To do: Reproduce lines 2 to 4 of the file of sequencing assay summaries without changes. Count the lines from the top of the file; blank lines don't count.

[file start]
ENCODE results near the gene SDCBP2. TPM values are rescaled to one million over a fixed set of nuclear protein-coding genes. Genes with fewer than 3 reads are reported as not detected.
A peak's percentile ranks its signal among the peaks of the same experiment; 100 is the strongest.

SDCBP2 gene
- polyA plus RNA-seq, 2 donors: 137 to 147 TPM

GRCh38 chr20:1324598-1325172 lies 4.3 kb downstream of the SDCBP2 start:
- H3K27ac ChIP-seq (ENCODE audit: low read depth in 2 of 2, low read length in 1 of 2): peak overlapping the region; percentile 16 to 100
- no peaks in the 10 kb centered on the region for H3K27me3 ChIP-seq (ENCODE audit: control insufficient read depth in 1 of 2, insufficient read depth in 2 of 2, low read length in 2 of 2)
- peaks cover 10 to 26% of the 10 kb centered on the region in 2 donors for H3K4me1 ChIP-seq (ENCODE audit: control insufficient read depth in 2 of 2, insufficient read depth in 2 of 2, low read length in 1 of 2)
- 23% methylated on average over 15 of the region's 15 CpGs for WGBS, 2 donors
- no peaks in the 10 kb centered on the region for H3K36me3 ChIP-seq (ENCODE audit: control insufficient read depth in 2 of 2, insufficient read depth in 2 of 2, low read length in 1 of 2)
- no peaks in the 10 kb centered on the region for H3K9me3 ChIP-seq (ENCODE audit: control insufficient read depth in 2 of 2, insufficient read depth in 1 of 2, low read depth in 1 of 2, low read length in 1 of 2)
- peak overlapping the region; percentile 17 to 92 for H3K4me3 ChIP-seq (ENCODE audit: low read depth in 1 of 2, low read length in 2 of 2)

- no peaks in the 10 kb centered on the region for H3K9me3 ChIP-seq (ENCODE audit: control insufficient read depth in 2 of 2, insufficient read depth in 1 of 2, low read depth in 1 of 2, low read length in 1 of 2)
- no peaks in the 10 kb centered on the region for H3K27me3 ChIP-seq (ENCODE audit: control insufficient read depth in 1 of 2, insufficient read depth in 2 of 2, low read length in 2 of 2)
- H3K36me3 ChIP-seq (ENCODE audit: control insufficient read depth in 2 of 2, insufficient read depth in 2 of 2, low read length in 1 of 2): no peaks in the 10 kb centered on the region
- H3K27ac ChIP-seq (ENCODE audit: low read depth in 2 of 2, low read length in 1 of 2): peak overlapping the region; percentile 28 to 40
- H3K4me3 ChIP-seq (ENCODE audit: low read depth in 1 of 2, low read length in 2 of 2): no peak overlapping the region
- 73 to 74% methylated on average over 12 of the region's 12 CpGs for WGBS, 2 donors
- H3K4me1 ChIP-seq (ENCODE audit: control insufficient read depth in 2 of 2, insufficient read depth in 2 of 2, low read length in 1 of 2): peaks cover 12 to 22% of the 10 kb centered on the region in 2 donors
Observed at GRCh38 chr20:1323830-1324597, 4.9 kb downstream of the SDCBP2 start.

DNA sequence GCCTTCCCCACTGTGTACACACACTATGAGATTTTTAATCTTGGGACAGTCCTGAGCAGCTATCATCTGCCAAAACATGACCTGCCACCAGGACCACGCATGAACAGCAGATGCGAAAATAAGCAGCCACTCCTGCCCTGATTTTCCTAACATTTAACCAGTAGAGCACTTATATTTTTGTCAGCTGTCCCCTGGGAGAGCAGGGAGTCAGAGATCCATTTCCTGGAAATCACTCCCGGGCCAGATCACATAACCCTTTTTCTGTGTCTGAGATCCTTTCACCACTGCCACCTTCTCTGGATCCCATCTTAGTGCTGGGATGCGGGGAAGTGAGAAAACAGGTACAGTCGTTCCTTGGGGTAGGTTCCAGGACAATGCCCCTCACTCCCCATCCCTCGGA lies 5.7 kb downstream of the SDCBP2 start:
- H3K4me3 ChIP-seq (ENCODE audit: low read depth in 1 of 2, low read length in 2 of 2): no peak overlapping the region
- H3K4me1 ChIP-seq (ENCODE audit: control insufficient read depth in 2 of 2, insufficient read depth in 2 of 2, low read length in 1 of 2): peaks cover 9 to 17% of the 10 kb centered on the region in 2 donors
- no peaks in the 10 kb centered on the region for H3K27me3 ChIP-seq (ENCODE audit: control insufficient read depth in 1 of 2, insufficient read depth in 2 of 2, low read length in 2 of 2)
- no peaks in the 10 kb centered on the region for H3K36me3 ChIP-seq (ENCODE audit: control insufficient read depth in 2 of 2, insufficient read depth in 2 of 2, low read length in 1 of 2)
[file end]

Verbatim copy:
A peak's percentile ranks its signal among the peaks of the same experiment; 100 is the strongest.

SDCBP2 gene
- polyA plus RNA-seq, 2 donors: 137 to 147 TPM